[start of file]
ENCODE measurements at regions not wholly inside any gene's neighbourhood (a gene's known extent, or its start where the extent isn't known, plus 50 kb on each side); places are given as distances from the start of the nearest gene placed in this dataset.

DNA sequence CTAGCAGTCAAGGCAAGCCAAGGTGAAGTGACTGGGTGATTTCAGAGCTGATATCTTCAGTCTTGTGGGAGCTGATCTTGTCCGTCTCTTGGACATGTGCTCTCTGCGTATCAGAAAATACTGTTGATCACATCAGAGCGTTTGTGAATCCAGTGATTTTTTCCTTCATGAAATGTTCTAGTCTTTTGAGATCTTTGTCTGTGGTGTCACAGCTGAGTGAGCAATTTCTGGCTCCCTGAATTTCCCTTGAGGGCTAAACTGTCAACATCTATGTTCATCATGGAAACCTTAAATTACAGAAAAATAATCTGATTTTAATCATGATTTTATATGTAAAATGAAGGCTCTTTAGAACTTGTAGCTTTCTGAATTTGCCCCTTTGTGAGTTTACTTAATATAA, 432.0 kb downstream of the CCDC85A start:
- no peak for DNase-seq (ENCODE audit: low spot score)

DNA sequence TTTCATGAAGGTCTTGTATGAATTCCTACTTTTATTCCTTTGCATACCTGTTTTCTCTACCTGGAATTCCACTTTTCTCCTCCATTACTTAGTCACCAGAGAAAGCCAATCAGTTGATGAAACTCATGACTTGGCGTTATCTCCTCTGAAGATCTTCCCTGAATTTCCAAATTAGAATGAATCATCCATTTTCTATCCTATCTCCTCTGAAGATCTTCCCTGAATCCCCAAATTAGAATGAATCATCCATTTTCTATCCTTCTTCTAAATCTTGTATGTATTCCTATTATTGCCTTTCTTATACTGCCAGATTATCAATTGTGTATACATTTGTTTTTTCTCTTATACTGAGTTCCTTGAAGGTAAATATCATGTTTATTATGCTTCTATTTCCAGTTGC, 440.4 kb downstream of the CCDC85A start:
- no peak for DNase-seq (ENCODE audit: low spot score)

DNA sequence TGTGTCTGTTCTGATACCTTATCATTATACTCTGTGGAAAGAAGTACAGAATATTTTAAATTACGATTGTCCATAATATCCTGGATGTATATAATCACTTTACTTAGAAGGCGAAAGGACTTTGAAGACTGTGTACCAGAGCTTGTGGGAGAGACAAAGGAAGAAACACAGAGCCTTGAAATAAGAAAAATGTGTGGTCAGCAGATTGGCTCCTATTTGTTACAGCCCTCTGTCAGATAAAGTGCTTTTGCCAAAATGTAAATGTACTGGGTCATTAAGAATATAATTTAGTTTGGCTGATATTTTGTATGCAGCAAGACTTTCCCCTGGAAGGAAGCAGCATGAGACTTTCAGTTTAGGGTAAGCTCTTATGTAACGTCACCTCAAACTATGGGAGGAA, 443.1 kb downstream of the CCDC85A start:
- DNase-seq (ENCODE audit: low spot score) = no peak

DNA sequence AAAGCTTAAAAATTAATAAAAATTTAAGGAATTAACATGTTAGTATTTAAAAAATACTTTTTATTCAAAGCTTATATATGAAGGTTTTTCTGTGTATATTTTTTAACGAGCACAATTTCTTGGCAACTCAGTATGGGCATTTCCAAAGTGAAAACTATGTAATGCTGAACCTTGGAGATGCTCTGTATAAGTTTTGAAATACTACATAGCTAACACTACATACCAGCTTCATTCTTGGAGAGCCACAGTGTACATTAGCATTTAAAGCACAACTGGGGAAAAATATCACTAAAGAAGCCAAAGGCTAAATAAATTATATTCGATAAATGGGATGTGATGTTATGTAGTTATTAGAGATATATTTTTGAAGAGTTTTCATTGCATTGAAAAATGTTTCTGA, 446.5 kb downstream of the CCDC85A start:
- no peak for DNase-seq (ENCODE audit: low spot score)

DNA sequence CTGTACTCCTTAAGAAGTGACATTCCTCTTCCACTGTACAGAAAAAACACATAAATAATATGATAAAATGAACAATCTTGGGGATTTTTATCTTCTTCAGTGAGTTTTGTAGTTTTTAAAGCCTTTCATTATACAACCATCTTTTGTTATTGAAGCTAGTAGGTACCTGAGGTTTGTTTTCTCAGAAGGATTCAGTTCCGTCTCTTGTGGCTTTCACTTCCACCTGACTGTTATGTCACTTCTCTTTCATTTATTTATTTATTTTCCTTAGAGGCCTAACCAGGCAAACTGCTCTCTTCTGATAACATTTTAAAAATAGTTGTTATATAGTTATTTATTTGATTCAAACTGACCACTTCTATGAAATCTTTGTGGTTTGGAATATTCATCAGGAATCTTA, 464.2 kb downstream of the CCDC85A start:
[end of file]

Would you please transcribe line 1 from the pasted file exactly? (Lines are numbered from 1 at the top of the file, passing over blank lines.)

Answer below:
ENCODE measurements at regions not wholly inside any gene's neighbourhood (a gene's known extent, or its start where the extent isn't known, plus 50 kb on each side); places are given as distances from the start of the nearest gene placed in this dataset.